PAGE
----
--Leo Tolstoy wrote once of a priest who was criticized by one of his congregants for not living as resolutely as he should, the critic concluding that the principles the erring preacher taught must therefore also be erroneous. In response to that criticism, the priest says: “Look at my life now and compare it to my former life. You will see that I am trying to live out the truth I proclaim.” Unable to live up to the high ideals he taught, the priest admits he has failed. But he cries: “Attack me, if you wish, I do this myself, but don’t attack … the path I follow. … If I know the way home but am walking along it drunkenly, is it any less the right way simply because I am staggering from side to side? “… Do not gleefully shout, ‘Look at him! … There he is crawling into a bog!’ No, do not gloat, but give … your help to anyone trying to walk the road back to God.”
Keep your eyes on the road in front of you—This makes me think of my son Cade who is currently serving as a missionary in Colombia. His first few months were hard. He felt insecure with his Spanish. He had a difficult trainer that loved to sleep, a lot! He was still learning the doctrine. It is a lot we ask of our young 18 year olds. When I talk to him every week I am in awe at what the Lord has done with him. He struggles with his English now and he is immersed in missionary work. He loves the people. His testimony is strong and he perseveres with Faith.
Focus on your destination==Elder Uchtdorf said, “our common, overall objective is to follow the Way of our Master, Jesus Christ, and return to the presence of our beloved Father in Heaven. This objective must remain constant and consistent, whoever we are and whatever else is happening in our lives.”
Keep pedaling and move forward-- The airplane gains no altitude sitting on the runway. Even on a windy day, enough lift isn’t created unless the airplane is moving forward, with enough thrust to counteract the forces holding it back.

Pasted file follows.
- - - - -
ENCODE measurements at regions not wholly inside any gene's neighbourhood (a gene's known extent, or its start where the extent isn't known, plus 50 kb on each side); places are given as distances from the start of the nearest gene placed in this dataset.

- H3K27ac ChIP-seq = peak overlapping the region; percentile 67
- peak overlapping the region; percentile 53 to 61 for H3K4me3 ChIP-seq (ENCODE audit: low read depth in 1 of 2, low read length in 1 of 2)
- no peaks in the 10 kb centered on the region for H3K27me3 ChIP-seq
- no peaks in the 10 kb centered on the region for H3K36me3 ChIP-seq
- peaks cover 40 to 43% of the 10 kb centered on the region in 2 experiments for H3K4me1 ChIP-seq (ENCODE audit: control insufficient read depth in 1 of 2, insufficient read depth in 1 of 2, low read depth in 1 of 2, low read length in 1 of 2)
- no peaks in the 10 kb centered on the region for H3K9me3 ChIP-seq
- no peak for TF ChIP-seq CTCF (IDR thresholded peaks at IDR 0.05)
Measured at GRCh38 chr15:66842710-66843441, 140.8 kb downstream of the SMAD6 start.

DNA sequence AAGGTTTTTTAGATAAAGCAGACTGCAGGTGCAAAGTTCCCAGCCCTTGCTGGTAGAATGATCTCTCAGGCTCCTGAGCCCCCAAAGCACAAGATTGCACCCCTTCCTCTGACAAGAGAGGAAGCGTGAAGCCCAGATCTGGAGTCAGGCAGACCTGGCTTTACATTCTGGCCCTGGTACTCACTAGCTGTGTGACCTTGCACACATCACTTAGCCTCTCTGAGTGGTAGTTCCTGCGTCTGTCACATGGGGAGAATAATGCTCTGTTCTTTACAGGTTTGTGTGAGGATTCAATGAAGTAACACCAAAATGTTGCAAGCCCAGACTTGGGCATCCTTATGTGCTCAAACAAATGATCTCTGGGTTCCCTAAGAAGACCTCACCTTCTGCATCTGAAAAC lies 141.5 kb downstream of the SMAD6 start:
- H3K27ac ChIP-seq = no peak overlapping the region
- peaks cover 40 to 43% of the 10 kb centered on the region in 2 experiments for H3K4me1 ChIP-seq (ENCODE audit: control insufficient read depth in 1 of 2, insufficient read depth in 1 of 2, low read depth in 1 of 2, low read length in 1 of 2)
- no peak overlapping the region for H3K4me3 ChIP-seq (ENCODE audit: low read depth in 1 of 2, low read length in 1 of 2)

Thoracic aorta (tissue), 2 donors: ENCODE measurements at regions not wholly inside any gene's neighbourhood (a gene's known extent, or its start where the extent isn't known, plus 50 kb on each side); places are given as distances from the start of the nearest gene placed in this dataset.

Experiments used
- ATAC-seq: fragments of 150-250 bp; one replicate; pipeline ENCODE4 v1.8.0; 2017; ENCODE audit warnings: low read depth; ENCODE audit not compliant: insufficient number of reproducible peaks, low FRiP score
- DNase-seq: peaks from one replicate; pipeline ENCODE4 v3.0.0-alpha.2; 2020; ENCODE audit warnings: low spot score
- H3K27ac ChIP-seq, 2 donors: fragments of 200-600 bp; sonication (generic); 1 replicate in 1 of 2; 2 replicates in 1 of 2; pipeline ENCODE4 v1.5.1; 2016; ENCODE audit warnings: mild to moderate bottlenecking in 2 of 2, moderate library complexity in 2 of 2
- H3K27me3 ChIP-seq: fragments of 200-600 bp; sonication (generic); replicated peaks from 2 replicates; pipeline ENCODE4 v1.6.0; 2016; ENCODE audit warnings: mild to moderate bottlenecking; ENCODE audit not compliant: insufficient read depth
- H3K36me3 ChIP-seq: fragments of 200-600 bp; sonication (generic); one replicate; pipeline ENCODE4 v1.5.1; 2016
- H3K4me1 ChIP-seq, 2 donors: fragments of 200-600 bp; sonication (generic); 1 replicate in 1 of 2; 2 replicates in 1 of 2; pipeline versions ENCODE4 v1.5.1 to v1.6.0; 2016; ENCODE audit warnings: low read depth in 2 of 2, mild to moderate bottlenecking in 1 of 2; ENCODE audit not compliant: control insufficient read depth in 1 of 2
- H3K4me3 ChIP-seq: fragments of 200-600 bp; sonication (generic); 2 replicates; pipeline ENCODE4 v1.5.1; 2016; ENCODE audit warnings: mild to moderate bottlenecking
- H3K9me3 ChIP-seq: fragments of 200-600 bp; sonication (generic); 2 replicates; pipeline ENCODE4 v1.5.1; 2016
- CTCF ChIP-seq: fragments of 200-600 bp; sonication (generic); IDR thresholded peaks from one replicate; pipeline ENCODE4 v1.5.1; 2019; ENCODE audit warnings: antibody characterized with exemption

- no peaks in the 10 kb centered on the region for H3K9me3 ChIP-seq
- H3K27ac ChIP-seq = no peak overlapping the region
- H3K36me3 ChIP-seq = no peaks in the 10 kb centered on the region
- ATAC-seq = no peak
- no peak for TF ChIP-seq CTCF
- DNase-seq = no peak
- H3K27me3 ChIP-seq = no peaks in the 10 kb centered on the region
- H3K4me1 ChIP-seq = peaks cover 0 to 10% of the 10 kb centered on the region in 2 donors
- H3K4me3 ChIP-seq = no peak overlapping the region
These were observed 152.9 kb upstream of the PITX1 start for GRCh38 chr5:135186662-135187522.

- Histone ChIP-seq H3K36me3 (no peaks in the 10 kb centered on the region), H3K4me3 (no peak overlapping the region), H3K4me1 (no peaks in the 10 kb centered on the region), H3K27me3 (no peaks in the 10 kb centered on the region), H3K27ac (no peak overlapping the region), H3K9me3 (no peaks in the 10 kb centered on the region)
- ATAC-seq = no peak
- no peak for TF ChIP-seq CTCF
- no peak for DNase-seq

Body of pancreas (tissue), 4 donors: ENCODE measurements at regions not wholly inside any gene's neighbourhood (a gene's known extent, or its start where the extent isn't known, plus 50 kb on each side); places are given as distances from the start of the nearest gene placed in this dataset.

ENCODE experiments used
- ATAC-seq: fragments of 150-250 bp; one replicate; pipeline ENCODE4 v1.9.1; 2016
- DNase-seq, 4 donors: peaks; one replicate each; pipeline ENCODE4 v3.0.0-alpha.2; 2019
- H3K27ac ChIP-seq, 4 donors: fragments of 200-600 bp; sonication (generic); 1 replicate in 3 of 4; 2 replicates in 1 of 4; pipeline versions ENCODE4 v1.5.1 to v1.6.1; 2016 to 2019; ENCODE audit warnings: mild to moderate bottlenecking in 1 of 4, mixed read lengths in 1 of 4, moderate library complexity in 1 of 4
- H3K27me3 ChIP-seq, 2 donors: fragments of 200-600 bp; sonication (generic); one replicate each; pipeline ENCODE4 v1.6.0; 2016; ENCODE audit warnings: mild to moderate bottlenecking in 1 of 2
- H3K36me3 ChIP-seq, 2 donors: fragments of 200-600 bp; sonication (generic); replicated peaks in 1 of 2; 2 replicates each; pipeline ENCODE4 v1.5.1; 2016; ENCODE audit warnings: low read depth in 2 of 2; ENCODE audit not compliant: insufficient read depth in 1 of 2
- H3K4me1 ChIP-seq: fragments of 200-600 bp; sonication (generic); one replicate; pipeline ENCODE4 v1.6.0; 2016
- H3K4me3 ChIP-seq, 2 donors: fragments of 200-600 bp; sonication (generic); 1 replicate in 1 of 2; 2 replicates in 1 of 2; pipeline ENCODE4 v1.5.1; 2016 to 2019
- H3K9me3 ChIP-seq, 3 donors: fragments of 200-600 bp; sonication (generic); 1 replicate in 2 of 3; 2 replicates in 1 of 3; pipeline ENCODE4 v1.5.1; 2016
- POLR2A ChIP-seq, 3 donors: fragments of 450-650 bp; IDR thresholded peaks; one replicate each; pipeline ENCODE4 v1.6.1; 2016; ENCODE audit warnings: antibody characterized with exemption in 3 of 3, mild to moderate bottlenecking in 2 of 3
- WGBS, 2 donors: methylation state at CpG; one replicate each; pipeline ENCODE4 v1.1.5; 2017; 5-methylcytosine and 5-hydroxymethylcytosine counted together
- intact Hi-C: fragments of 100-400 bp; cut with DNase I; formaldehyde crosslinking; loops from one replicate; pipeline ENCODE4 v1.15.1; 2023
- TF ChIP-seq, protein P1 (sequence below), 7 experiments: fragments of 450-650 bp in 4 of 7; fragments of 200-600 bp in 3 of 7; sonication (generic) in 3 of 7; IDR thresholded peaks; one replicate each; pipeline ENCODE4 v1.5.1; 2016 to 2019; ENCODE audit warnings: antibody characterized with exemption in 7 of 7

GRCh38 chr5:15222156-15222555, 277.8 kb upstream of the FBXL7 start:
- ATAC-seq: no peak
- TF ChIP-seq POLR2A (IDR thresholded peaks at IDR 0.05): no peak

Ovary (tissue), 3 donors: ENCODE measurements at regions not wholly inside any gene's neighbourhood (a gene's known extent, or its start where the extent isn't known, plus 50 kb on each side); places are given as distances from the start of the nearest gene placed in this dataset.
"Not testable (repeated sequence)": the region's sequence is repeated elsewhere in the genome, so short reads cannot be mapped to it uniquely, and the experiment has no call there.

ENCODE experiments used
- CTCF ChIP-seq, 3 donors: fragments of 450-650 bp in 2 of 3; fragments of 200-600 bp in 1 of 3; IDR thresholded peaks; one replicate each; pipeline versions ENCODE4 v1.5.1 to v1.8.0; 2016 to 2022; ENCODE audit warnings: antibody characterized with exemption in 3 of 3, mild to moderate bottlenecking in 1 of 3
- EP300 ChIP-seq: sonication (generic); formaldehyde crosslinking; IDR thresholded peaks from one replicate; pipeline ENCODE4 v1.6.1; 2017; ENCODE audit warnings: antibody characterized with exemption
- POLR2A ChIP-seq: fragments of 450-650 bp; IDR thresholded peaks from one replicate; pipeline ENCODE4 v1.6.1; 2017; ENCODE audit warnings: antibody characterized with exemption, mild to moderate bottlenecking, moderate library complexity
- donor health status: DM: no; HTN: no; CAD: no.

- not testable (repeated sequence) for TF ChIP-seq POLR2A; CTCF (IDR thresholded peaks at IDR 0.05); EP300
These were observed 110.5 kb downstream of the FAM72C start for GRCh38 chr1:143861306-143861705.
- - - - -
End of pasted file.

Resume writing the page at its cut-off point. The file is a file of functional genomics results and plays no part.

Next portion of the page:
Just as forward momentum keeps a bicycle balanced and upright, moving forward helps an aircraft overcome the pull of gravity and drag. I love this analogy. Sometimes we are on a smooth path. Sometimes we are struggling to go uphill. Sometimes we get passed. Sometimes things get bumpy. But is we just keep pedaling and moving forward and persevere…we will be ok. Alma 36:3 tells us: 3 And now, O my son Helaman, behold, thou art in thy youth, and therefore, I beseech of thee that thou wilt hear my words and learn of me; for I do know that whosoever shall put their trust in God shall be supported in their trials, and their troubles, and their afflictions, and shall be lifted up at the last day. In his final days, Winston Churchill was being honored in a meeting with Parliament. Anybody who was anybody in Great Britain was assembled there and they called upon this magnificent statesman to give his final speech. Everyone was anxious and waiting with anticipation to record and experience this historical moment. Winston Churchill’s final speech was just seven words long, and I commend it to you. With the gallery quiet and tense and leaning forward in their seats, this great, grand old bulldog of the British Empire—cane between his legs, two hands clasped on the top, jaw protruding, looking at that auspicious crowd—said the first three words of his last sermon. “NEVER GIVE UP.” Then he paused, looked again, and said the last four words. “NEVER, NEVER GIVE UP.” Elder Uchtdorf said this about our pioneers,” I doubt that many of those who set foot on that journey really understood what they were getting into or that they looked forward to the daily effort it eventually required. But they did know it was going to be hard and that there was a possibility they or someone they loved would not finish the journey. And yet they came. By the tens of thousands they came. And we—the Church, the nation, and even the world—are richer because they came. Let it be said that we persevered. Let it be said that we did not give up. 65 t It is my testimony that if we keep pedaling and keep our focus on Jesus Christ we will return to Our Father and receive Eternal Life. In the name of Jesus Christ, Amen